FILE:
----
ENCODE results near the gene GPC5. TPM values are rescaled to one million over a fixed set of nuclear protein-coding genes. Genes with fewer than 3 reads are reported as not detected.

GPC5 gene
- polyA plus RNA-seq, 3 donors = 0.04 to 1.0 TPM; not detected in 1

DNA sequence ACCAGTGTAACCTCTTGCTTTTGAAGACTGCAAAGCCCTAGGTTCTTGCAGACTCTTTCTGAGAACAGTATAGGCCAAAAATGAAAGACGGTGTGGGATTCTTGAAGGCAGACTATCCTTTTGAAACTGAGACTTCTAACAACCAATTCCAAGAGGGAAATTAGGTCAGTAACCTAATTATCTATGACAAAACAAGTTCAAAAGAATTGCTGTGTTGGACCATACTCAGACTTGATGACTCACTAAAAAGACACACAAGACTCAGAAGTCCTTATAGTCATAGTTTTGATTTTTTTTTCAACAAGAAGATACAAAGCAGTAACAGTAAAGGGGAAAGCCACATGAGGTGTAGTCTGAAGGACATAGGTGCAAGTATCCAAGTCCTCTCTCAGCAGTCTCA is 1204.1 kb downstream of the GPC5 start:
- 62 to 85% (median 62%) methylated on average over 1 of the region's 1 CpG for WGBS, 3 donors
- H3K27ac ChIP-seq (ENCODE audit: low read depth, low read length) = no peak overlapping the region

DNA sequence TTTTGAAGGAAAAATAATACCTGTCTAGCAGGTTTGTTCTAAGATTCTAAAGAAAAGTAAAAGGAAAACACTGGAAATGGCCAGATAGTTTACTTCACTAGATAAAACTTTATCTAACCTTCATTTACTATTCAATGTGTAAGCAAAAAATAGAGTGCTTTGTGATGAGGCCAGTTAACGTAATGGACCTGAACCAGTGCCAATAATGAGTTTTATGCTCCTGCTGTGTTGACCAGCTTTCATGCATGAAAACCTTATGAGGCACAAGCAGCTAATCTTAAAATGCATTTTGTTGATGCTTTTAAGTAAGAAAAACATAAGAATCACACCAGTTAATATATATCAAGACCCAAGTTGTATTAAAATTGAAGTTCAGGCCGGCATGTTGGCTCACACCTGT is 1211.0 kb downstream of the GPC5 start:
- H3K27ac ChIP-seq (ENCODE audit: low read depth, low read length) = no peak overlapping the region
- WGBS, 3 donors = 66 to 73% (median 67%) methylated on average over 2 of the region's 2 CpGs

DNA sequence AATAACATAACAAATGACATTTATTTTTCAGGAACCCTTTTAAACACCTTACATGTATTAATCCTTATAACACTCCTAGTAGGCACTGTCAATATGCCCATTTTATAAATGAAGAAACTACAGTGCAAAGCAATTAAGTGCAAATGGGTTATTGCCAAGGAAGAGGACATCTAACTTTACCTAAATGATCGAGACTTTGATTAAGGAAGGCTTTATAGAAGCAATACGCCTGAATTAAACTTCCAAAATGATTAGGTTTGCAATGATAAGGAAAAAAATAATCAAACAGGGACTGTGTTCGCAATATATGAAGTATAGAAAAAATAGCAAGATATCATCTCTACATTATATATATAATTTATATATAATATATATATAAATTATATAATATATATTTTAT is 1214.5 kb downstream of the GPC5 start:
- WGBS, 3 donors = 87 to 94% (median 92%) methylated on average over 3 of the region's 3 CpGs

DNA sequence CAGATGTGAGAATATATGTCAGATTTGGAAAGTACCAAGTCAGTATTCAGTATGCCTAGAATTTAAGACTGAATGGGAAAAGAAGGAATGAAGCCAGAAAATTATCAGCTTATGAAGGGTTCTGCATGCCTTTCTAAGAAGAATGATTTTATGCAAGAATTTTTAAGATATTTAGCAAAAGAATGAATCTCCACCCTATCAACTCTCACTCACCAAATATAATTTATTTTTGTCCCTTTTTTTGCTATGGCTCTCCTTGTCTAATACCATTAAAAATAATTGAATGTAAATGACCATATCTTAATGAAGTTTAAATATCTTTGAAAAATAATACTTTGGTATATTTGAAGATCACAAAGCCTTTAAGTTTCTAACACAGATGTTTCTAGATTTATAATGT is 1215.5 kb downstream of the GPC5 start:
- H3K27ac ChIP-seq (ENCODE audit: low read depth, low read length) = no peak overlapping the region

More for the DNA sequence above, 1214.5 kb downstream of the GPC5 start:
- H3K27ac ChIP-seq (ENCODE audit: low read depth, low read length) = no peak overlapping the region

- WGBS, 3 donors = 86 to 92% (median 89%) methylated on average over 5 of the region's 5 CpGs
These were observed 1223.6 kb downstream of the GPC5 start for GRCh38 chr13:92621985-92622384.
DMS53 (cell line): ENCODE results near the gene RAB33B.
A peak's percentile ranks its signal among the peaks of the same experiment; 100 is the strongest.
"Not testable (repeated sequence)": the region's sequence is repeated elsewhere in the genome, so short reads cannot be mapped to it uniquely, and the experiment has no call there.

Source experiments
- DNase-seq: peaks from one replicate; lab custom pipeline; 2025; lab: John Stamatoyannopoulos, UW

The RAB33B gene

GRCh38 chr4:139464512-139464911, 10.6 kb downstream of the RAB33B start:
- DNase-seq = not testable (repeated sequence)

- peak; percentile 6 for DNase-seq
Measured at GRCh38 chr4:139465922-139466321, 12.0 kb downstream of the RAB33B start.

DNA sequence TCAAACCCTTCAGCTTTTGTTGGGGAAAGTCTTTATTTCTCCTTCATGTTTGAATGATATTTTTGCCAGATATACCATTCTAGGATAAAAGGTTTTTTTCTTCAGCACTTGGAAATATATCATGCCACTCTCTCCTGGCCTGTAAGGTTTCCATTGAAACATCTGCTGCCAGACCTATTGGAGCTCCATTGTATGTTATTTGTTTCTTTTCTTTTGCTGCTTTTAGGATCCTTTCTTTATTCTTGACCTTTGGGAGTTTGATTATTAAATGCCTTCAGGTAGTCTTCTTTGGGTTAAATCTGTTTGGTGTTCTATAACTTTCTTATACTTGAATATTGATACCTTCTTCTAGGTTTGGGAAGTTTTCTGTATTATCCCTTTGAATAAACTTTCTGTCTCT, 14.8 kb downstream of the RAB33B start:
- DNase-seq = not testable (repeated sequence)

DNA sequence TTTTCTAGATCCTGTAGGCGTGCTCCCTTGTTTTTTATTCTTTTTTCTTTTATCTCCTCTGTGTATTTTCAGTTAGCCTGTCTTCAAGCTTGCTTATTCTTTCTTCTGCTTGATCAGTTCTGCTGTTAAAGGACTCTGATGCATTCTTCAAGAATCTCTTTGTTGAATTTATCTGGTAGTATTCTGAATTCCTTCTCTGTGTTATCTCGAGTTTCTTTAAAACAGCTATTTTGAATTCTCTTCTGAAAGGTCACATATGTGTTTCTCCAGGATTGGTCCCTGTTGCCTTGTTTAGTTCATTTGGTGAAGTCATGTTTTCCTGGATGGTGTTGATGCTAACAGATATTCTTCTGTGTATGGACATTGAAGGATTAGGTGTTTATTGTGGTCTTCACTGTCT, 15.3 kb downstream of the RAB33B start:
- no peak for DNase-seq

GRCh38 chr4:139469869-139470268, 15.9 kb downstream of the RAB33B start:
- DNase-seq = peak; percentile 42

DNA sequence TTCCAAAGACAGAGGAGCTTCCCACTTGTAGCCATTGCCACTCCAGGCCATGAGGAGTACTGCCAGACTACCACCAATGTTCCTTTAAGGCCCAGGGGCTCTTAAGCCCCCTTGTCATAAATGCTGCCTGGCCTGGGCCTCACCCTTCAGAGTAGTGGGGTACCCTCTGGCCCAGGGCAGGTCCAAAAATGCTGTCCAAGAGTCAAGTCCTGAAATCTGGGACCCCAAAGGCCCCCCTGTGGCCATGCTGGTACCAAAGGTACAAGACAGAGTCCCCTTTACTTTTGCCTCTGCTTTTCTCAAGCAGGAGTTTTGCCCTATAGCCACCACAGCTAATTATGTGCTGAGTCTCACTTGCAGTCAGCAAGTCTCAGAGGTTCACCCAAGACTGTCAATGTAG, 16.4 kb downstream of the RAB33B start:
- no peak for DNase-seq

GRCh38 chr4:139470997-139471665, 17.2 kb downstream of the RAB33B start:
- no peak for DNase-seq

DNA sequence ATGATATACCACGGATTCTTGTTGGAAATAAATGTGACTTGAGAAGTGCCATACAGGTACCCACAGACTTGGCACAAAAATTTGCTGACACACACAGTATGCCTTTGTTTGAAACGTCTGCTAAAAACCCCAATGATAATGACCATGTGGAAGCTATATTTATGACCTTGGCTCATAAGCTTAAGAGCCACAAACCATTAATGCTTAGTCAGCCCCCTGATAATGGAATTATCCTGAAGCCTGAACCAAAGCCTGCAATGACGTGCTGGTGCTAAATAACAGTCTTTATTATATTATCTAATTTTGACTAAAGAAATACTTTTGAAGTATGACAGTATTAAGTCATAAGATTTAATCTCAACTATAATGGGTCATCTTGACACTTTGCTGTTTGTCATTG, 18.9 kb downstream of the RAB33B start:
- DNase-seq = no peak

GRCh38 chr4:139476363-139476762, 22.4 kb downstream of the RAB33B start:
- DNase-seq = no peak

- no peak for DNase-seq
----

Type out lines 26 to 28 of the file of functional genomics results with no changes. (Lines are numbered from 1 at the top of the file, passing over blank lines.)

- peak; percentile 6 for DNase-seq
Measured at GRCh38 chr4:139465922-139466321, 12.0 kb downstream of the RAB33B start.

DNA sequence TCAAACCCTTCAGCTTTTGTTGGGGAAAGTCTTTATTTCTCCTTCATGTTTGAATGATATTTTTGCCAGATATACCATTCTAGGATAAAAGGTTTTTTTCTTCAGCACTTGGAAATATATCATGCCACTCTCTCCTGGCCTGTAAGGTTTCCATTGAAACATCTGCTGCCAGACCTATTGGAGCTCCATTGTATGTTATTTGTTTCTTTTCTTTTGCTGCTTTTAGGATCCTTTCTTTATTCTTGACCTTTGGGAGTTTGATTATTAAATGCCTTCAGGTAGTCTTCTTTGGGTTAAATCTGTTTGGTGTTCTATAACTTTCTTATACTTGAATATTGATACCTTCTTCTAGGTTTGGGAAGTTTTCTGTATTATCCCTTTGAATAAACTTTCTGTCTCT, 14.8 kb downstream of the RAB33B start: